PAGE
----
11 k k Where, α represents the employee fixed effects for benefit k, δ measures the increase in expenditures on wage or benefit k due to a one dollar increase in the price of health insurance, k and similarly the vector β measures the changes in benefit k due to changes in other covariates X in our model. Equations (6) is an accounting identity and states that expenditures on wages, health insurance and other benefits add up to the total compensation of the employee. Equation k (6) along with the three behavioral equation (3), (4) and (5) also implies that δ = 0. That is, given that total compensation is fixed, any change in health insurance expenditures due to rising health insurance prices must be financed entirely by changes in benefits or wages. To better illustrate our results we also compute the expenditure elasticity of each benefit category k with respect to the health insurance price at the mean benefit allocations in k k δ * P89 (7) ξ = k E 89 k Where, ξ measures the percentage change in expenditures on benefit k due to a one percent change in the price of health insurance, k δ is the parameter estimate from equations (3) to (5), P 89 is the mean health insurance price in 1989 and E89 is the mean expenditure on benefit k in k k RESULTS The parameter estimates from models (3) to (5) are presented in the Table 5. The results show that a $1 increase in the price of health insurance leads to a 52 cents increase in health insurance expenditures. This 52 cent increase in health insurance expenditures is financed by a 37 cents reduction in take home wages and a 15 cents reduction in other benefits. Thus approximately 70% of the increase in health insurance expenditures due increase in prices is financed by wage reductions. Put in elasticity terms, each 100% increase in the price of health insurance leads to a 50% increase in health insurance expenditures, a 1% decrease in take home wages, and a 28% decrease in other benefits.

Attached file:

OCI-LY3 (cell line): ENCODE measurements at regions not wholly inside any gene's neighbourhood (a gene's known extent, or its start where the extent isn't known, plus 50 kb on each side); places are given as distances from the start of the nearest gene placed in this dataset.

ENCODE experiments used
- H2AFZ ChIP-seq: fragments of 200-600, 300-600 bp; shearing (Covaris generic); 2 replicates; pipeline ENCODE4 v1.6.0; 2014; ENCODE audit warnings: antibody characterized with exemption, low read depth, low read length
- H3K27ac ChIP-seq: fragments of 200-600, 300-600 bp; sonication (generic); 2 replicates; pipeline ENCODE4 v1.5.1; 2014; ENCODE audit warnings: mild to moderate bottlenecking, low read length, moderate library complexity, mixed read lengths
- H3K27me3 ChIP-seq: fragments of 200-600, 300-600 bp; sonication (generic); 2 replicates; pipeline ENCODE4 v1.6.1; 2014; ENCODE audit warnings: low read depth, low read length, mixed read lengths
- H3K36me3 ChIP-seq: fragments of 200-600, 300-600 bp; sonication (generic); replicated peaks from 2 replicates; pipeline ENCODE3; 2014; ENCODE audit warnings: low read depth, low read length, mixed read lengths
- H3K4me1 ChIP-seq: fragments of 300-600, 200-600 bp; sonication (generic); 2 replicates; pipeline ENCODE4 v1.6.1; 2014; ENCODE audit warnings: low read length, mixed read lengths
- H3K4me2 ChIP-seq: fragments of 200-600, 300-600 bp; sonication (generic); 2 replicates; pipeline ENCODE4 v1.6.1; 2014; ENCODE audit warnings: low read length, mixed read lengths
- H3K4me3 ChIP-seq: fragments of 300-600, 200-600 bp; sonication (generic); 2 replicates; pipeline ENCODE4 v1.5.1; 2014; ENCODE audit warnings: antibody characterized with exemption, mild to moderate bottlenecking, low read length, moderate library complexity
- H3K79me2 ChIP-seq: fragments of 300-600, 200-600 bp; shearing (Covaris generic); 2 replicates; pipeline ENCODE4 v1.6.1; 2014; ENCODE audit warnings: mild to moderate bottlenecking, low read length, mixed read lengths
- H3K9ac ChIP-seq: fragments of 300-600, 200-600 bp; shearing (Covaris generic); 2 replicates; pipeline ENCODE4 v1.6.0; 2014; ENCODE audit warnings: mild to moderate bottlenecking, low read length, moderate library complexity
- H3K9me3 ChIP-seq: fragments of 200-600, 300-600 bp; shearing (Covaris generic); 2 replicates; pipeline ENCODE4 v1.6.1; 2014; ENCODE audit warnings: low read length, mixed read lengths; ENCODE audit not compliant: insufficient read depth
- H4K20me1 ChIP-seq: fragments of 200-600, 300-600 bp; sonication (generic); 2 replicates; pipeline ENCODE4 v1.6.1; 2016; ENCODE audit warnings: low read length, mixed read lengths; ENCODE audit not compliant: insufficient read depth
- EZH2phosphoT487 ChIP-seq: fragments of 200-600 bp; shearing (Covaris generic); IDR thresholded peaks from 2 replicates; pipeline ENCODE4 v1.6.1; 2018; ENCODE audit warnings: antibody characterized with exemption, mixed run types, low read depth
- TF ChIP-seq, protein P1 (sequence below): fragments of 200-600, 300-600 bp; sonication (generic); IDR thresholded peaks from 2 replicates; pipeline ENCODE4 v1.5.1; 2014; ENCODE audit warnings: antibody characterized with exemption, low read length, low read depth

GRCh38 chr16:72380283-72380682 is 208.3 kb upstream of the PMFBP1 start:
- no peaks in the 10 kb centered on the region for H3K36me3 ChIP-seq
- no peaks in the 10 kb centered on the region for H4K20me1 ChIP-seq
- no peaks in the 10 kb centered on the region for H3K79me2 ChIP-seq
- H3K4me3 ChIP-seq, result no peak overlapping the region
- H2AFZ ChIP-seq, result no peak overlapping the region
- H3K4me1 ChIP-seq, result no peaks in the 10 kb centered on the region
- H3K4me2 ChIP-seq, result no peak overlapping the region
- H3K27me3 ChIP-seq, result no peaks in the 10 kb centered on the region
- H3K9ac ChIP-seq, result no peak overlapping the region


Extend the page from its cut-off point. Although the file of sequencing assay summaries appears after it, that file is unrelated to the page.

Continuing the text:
12 DISCUSSION Our results suggest that employees facing an increase in the price of health insurance respond by lowering their level of insurance coverage. However, employees do not completely substitute away from health insurance, in fact increases in prices lead to increases in health insurance expenditures. These results accord well with the previous literature, which also found that the price elasticity of demand for health insurance was less than 1 (Buchmueller and Feldstein, 1996; Cutler and Reber, 1998). Increases in expenditures on health insurance are accommodated by reducing both the take-home income and other benefits such as life insurance, disability insurance, dental insurance and retirement benefits. Thus, our results suggest that rising health insurance prices not only reduce resources for current consumption but also lower insurance purchases against a variety of risks. If health insurance prices continue to rise and individuals continue to reduce their purchase of health insurance and other insurance products that might leave them vulnerable to health, mortality, disability and other significant risks in the long run. Our results also show that when employees are given the choice of absorbing premium increases through salary reductions or limiting expenditures on health and other benefits, they primarily choose to reduce take-home pay. This choice might reflect the advantage to employees of retaining non-taxed compensation in the form of benefits, and instead reducing taxable income. This suggests, that employers who trade off wage increases for increases in health insurance premiums are reallocating compensation in a way that workers have shown they prefer when they are provided options within flexible spending plans.